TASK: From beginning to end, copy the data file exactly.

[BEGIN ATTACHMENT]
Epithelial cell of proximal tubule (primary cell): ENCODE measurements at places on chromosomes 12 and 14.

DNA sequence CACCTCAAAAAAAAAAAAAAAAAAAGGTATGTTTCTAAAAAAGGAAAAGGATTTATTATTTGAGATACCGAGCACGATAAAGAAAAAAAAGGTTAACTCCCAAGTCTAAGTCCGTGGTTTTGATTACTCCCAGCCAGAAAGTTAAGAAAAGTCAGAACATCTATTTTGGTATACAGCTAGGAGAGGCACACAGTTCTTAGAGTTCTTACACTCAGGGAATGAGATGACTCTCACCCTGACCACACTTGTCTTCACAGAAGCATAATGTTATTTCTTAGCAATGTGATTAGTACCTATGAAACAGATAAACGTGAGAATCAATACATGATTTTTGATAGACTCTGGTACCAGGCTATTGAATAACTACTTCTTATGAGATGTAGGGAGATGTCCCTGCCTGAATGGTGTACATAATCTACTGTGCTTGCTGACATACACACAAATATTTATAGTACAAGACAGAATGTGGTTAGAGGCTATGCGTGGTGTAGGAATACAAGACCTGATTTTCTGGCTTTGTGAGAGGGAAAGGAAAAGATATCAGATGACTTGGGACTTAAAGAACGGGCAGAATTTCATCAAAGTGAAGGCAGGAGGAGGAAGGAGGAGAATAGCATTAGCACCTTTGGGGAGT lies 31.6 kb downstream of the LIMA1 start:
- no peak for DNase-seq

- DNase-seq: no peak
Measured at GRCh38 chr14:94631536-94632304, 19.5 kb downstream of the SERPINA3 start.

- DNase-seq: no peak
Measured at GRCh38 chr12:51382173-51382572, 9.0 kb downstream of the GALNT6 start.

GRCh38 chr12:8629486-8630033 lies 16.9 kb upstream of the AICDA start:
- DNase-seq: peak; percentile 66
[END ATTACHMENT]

Epithelial cell of proximal tubule (primary cell): ENCODE measurements at places on chromosomes 12 and 14.

DNA sequence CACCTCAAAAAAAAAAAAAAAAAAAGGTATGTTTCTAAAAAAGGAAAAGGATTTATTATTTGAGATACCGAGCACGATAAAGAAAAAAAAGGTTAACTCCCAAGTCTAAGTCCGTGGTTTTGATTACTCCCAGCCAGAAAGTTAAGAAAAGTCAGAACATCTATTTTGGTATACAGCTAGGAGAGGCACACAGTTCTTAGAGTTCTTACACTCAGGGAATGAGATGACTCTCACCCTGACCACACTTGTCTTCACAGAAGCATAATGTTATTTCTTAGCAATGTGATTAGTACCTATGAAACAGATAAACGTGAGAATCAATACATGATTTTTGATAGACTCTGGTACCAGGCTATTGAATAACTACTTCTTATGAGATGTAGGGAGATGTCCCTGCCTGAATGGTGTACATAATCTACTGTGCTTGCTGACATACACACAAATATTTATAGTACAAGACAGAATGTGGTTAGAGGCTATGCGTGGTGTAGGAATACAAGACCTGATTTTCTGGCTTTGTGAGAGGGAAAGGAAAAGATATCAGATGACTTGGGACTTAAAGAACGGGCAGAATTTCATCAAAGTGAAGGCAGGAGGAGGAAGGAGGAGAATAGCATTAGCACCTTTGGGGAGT lies 31.6 kb downstream of the LIMA1 start:
- no peak for DNase-seq

- DNase-seq: no peak
Measured at GRCh38 chr14:94631536-94632304, 19.5 kb downstream of the SERPINA3 start.

- DNase-seq: no peak
Measured at GRCh38 chr12:51382173-51382572, 9.0 kb downstream of the GALNT6 start.

GRCh38 chr12:8629486-8630033 lies 16.9 kb upstream of the AICDA start:
- DNase-seq: peak; percentile 66